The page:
The Toms River Regional school district voted to declare a formal impasse with the union representing the district’s teachers and some other employees, paving the way for state-mediated negotiations in the future.
District officials said due to the effects of the coronavirus pandemic on the school system and continuing state funding cuts of million of dollars per year, they sought a one-year contract to settle the issue in the short term and begin negotiations for a longer-term contract when the future financial picture became more clear. A number of meetings ensued – the details of which are disputed by both parties – but union leadership ultimately rejected the district’s offer of a 3 percent raise for teachers and a 3.85 percent raise for paraprofessionals (also known as teachers’ aides). The contract would have also added bereavement time for paraprofessionals and reduced mandated professional development training for teachers by one day.
“I always say negotiation is a process – sometimes it’s a longer process that others,” said attorney Bruce W. Padula, who is representing the Board of Education.
Padula said the district, realizing the coronavirus pandemic was here to stay, made its first offer shortly after schools shut down in March.
“On April 1, we gave the association a one-year proposal with a 2 percent increase and some breathing room to get us to a three-year deal,” Padula said.
The board then upped the raise to 2.5 percent and one less professional day, but it was also rejected.
The Toms River Education Association, which represents teachers and some other school employees, sought a 3.8 percent raise, stating their data was based on contracts that had been settled upon by other unions and school districts in Ocean County. The district’s negotiating team, which includes Padula and several non-conflicted board members, disagreed.
“In my experience doing this for 20 years, there are always differences in the numbers the board side gets and what the NJEA provides,” said Padula.
The NJEA provides the local teachers’ union with data on raises, salaries and benefits in similar districts across the state on which to base their proposals. The district uses data from the New Jersey School Boards Association to determine their offer, but the data sets are calculated differently.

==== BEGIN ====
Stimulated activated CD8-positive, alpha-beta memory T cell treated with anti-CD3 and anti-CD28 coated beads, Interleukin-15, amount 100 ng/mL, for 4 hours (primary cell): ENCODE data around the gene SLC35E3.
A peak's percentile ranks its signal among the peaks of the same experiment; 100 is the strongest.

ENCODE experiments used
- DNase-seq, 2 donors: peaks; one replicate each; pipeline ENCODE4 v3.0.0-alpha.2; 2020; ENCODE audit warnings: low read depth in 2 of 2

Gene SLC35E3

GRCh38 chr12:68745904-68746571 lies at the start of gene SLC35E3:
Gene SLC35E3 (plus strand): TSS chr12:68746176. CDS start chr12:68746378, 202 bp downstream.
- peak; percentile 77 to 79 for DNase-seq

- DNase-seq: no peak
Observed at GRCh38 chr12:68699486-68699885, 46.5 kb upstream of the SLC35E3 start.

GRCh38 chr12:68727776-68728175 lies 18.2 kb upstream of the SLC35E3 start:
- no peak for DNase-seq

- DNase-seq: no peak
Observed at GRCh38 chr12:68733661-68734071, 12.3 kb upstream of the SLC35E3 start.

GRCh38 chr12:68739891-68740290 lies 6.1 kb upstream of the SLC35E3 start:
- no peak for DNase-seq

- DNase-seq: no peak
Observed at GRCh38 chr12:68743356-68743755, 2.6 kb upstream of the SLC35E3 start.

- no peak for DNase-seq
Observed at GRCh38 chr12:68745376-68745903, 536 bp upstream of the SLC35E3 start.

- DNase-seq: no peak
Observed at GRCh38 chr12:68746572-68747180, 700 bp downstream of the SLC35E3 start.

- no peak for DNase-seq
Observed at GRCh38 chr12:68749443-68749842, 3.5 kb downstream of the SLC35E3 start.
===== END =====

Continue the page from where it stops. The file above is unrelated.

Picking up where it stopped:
After negotiations languished over the summer, Padula said on Aug. 7, the district made their final offer – a 3 percent raise for teachers and a salary increase to $81 per day for paraprofessionals, which translates to a 3.85 percent increase in pay. The TREA, he said, requested a 3.5 percent raise.
“We got to the point where, in my opinion, we were at an impasse,” said Padula. “No side was moving any further. The board could not come up from 3 percent and the association was really not coming down any more from the 3.5 percent.”
Scott Campbell, the TREA president, added his own comments during the public portion of a school board meeting Monday night. He disputes the details of the district’s offerings.
“We had several discussions last Tuesday and Wednesday as to where the TREA stood with the process,” said Campbell. “No offer was made, it wasn’t a proposal, it was just a general conversation. While we still felt we had room for negotiations, after three meetings, the Board of Education decided to file for impasse.”
Campbell called the declaration of an impasse “disrespectful” since, he believed, not enough formal meetings had been conducted.
An impasse means a state negotiator will interview both sides, conduct months of fact-finding and render a recommendation on how to best reach a contract. If one or both sides still rejects the proposal on the table, a process known as “super conciliation” commences, during which both sides hire mediators at their own cost, which can result in marathon, all-night-long negotiating sessions.
“This has been an ongoing thing, and we hoped we would have a contract for our teaching staff before they reported to work tomorrow,” said Board President Anna Polozzo, who is part of the negotiating team. “Unfortunately, this is where we are, and we wanted to make sure we reported that back to the board. We are disappointed that this is where we are on Aug. 31.”
“Covid just added more to this issue,” said Superintendent David Healy, whose chief concern was a reduction in state funding of $5.2 million that had already threatened to eliminate sports and co-curricular programs, as well as lead to layoffs.
“Typically, you never ask for a one-year contract, but there was so much going on just trying to keep our head above water, trying to save athletics, and then Covid hit,” Healy said. “We wanted to put this behind us for one year and be able to focus on opening school, addressing co-curriculars and athletics, prepare for Covid and prepare for the opening.”